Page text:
FIG. 6 is an isometric view, similar to FIGS. 1-4, of a preferred embodiment of disposable receptacle member in accordance with to the present invention.
FIG. 7 is a sectional view taken along section lines 7--7 of FIG. 6.
FIG. 8 is a sectional view taken along section lines 8--8 of FIG. 7.
FIG. 9 is a view similar to that of FIG. 6, with partial cut-away, illustrating closure of the disposable receptacle member for final disposal, according to the present invention.
FIG. 10 is a view of the top of a modified version of permanent receptacle member showing another aspect of the present invention.
FIG. 11 is a partial sectional view taken along lines 11--11 of FIG. 10 (looking up from within), further illustrating the structure of the feature shown in FIG. 10.
FIG. 12 is a side view, partially in section, of the embodiment of FIGS. 10 and 11 illustrating operation of the structure shown in FIGS. 10 and 11.
FIG. 13 is a view, similar to that of FIGS. 1-4 of a modified embodiment of a permanent receptacle member according to the present invention.
Turning now to the accompanying drawings wherein like reference characters refer to like parts throughout the various views, there is shown in Figures 1-9, a preferred embodiment of the receptacle assembly (indicated generally at 10) according to the present invention. As here embodied, receptacle assembly 10 comprises a permanent receptacle member which forms an outer housing or shell for a disposable receptacle member which, advantageously, may be a disposable container substantially of the type disclosed in my aforesaid co-pending patent application Ser. No. 513,616, filed July 14, 1983 the disclosure of which is hereby incorporated by reference herein for purposes of this detailed description.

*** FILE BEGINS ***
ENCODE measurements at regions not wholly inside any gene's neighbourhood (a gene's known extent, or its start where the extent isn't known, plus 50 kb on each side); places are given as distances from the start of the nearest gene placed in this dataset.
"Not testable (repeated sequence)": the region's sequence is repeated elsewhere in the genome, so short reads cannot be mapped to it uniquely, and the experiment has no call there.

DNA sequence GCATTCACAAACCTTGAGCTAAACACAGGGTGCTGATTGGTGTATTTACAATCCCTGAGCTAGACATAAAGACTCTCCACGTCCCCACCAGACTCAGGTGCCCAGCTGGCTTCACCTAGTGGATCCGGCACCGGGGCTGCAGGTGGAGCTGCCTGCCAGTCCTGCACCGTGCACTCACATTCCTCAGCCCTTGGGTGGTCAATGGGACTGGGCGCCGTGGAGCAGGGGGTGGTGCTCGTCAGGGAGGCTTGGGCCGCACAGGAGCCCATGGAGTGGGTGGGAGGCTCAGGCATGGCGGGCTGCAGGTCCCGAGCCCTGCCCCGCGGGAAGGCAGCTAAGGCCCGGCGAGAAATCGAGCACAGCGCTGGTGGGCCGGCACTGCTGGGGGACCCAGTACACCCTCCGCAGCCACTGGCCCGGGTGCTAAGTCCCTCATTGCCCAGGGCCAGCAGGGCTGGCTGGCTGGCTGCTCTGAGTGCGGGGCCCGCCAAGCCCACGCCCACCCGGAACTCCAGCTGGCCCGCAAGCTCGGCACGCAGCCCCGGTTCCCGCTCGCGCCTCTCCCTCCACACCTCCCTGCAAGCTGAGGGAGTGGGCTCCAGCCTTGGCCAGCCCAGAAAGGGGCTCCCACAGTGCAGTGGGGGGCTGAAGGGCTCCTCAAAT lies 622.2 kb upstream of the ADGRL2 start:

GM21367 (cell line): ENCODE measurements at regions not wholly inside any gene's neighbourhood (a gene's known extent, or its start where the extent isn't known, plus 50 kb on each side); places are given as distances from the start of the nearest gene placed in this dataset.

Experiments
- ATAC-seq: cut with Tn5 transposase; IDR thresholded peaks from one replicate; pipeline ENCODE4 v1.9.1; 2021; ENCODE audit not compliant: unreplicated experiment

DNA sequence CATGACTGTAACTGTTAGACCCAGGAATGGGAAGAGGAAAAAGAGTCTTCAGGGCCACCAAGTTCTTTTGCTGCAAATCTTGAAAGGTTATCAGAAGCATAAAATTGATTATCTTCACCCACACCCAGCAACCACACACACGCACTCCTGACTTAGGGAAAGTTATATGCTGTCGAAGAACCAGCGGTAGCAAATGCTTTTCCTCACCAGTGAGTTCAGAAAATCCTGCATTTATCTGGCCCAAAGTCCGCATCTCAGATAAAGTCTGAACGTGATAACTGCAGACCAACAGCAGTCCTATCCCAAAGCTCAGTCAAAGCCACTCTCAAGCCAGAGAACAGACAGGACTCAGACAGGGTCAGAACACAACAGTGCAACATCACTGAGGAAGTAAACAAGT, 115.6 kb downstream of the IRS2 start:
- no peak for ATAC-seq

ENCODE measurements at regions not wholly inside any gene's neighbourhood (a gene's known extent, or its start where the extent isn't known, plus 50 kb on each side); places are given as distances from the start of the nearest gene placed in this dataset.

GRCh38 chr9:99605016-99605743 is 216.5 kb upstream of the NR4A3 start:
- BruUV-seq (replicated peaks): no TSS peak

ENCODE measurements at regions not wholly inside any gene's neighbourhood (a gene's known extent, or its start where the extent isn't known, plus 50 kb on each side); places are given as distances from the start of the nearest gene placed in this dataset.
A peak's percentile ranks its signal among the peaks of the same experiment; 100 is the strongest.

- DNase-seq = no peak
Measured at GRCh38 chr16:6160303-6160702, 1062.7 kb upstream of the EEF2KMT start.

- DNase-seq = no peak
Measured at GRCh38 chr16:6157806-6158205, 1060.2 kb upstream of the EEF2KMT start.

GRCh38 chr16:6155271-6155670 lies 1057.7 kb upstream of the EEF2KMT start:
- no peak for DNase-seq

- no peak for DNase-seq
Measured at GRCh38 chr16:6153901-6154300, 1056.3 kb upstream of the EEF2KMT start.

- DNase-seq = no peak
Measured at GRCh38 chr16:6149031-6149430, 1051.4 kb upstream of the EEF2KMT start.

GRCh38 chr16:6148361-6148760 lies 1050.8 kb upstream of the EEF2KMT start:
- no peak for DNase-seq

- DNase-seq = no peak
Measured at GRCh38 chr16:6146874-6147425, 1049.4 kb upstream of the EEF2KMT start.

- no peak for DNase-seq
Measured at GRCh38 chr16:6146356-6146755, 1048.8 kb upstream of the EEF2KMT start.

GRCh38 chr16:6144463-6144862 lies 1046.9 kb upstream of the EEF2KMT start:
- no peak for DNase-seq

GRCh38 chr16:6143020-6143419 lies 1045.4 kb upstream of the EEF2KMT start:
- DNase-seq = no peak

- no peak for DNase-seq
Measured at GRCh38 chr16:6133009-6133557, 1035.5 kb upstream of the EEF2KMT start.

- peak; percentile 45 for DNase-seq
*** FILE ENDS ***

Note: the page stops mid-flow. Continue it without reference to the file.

Referring more particularly to FIGS. 1-4, there are shown various illustrations an embodiment of permanent receptacle member for receptacle assembly 10 according to the present invention. As here embodied, receptacle assembly 10 includes a permanent receptacle member (indicated generally at 100) which, advantageously, is adapted to form a housing for, and conform generally to the shape of, the disposable receptacle member (indicated generally at 11) which will be described more fully below. Permanent receptacle 100 includes a back wall 102 which can be adapted to be attached to a wall (preferably by screws inserted through holes 103) or other suitable mounting structure. Projecting outwardly from backwall 102 are sidewalls 104 and 106 and bottom wall 108. Advantageously, a front wall/door (indicated at 110) is hingedly attached at the front of receptacle member 100 (here, along the front edge of bottom wall 108) and is configured so as to substantially close off the front-edges of the side and bottom walls to form a fully enclosed permanent receptacle member.
As here preferably embodied, the upper portion of permanent receptacle 100 is canted to provide, as will be explained in greater detail hereinafter, a receiving chamber within the receptacle assembly. To this end, each of the upper ends of side walls 104 and 106 have upwardly tapering front edges (indicated at 105 and 107, respectively, in FIGS. 2 and 3), and front wall 110 includes an angularly canted upper portion (indicated at 110a) which extends at about the same angular pitch as the angle of taper of front edges 105 and 107. Thus, when front wall 110 is rotated upwardly as indicated by the arrow in FIG. 2, it will fully close the permanent receptacle 100, and it also provides the receiving means for the permanent receptacle member, as will be explained more fully below.
Referring specifically to FIG. 3, when front wall 110 of the permanent receptacle member 100 is opened, receptacle 100 is ready to receive a disposable receptacle member 11. (As already indicated, the disposable member preferably has the same general configuration as the permanent receptacle member 110 to permit it to be fully enclosed therein.) With the front wall opened, the disposable member can simply be placed within the permanent receptacle member and retained in place by closing the front wall member.